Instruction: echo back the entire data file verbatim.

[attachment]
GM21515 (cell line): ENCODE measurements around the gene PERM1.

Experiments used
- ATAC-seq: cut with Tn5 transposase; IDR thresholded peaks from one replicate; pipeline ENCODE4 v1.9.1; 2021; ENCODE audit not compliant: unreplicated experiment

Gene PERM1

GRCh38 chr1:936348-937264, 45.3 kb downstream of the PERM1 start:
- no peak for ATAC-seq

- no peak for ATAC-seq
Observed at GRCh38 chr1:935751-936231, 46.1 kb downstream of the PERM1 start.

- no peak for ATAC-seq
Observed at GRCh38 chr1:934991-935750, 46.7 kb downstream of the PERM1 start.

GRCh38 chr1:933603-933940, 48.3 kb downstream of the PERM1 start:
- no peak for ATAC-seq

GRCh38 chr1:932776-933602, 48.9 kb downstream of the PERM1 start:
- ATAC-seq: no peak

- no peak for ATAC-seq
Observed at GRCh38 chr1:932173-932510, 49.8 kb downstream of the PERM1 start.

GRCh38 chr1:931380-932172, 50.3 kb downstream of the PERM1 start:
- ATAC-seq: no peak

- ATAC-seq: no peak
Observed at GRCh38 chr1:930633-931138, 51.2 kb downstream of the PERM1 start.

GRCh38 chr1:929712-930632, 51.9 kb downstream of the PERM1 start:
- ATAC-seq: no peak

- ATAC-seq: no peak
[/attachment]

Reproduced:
GM21515 (cell line): ENCODE measurements around the gene PERM1.

Experiments used
- ATAC-seq: cut with Tn5 transposase; IDR thresholded peaks from one replicate; pipeline ENCODE4 v1.9.1; 2021; ENCODE audit not compliant: unreplicated experiment

Gene PERM1

GRCh38 chr1:936348-937264, 45.3 kb downstream of the PERM1 start:
- no peak for ATAC-seq

- no peak for ATAC-seq
Observed at GRCh38 chr1:935751-936231, 46.1 kb downstream of the PERM1 start.

- no peak for ATAC-seq
Observed at GRCh38 chr1:934991-935750, 46.7 kb downstream of the PERM1 start.

GRCh38 chr1:933603-933940, 48.3 kb downstream of the PERM1 start:
- no peak for ATAC-seq

GRCh38 chr1:932776-933602, 48.9 kb downstream of the PERM1 start:
- ATAC-seq: no peak

- no peak for ATAC-seq
Observed at GRCh38 chr1:932173-932510, 49.8 kb downstream of the PERM1 start.

GRCh38 chr1:931380-932172, 50.3 kb downstream of the PERM1 start:
- ATAC-seq: no peak

- ATAC-seq: no peak
Observed at GRCh38 chr1:930633-931138, 51.2 kb downstream of the PERM1 start.

GRCh38 chr1:929712-930632, 51.9 kb downstream of the PERM1 start:
- ATAC-seq: no peak

- ATAC-seq: no peak